NABO Economic Trends & Issues (Issue No. 55)
May 22, 2017
Economic Policy Analysis Division of the Economic Analysis Office
I. Economic trends
The Korean economy has been showing signs of moderate recovery, supported by buoyant exports and investment that have offset flaccid consumption growth. Amid a pick-up in the global economy, exports and capex have posted robust growth rates with continued expansion of construction investment. However, private consumption remains subdued despite the recovery of consumer sentiment, due to limited gains in household income and growing household debt, combined with other consumption-related setbacks.
Ⅱ. Equilibrium real exchange rate: estimation & relationship with current account balance
Following the US decision to keep Korea on its watch list for currency manipulation, NABO assessed the impact of the foreign exchange rate on the current account balance: it estimated the equilibrium real exchange rate to define the undervaluation/overvaluation range of the currency, and analyzed export and current account balance trends in each of the ranges. As a result, it was found that the notable expansion of the current account surplus since the fourth quarter of 2012 was primarily attributable to structural factors related to domestic consumption, rather than the foreign exchange rate. Thus, it is necessary to address the current account surplus by boosting consumption and exports, which would require efforts to tackle structural dynamics stifling consumption, instead of making artificial adjustments to the foreign exchange rate.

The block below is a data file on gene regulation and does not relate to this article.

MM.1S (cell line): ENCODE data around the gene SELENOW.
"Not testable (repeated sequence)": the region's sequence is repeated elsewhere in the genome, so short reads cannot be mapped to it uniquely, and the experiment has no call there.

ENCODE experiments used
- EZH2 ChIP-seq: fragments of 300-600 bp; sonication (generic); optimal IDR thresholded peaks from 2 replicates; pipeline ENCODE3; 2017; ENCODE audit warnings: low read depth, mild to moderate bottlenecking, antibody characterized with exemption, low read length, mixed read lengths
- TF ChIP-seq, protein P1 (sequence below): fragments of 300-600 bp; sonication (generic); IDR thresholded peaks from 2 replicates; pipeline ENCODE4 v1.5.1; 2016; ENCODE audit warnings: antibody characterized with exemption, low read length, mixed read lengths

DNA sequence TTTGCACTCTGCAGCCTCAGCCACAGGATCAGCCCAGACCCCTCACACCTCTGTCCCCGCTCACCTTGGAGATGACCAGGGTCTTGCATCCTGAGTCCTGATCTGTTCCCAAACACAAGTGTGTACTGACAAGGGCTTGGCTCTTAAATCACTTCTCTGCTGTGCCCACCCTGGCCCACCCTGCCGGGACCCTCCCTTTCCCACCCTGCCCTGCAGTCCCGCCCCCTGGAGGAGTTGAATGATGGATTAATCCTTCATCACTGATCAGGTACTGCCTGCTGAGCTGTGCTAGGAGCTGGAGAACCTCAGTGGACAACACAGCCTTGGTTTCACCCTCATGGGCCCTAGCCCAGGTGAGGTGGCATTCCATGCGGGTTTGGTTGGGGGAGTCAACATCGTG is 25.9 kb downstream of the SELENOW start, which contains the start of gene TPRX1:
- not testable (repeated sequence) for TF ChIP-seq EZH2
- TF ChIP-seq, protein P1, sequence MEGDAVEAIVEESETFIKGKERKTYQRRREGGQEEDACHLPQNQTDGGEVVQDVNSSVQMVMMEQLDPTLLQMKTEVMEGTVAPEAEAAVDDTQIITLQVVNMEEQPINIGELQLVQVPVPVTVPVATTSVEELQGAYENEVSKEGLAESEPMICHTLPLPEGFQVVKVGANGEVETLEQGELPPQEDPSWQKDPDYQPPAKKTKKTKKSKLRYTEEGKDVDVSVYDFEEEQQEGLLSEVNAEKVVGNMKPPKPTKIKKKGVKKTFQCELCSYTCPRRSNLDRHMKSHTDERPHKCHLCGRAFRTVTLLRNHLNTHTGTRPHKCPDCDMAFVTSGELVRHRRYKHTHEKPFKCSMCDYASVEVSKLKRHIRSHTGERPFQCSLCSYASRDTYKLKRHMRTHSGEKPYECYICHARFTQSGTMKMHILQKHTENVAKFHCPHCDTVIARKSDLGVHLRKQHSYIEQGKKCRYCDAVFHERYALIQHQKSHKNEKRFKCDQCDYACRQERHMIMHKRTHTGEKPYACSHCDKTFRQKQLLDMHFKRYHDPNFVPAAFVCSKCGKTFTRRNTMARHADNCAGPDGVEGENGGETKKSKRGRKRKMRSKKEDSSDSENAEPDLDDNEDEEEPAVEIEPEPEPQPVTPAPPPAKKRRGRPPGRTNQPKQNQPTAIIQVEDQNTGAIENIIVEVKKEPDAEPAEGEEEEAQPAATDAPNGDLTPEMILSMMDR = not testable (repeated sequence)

Ⅲ. A possible shift in the European Central Bank (ECB)’s monetary stance
Since the 2008 financial crisis, ECB has adopted an accommodative monetary policy, i.e. keeping the policy rate low and making bulk purchases of treasury bonds, which seems to have protected financial institutions from a liquidity squeeze and thus contributed to the financial stability of the Eurozone. If the real economy in Europe continues its winning streak, ECB may consider a shift from its current monetary stance, for example by scaling back its quantitative easing policies. However, there are lingering obstacles for such a shift, such as aging populations and hefty fiscal deficits in vulnerable Eurozone countries.
Ⅳ. The fintech industry and policy trends
Fintech refers to not only the incorporation of ICT within financial services for enhanced convenience, but also the convergence of innovative digital technology and finance with the aim of changing the financial landscape. The increase in online transactions and the growing use of ICT in the financial sector has set the stage for the advancement of the fintech business. However, the fintech industry, dominated by start-ups, has not witnessed any significant progress yet, due mainly to doubts about the protection and security of personal information, and the regulatory environment serving as a hindrance to industry entry by new start-ups.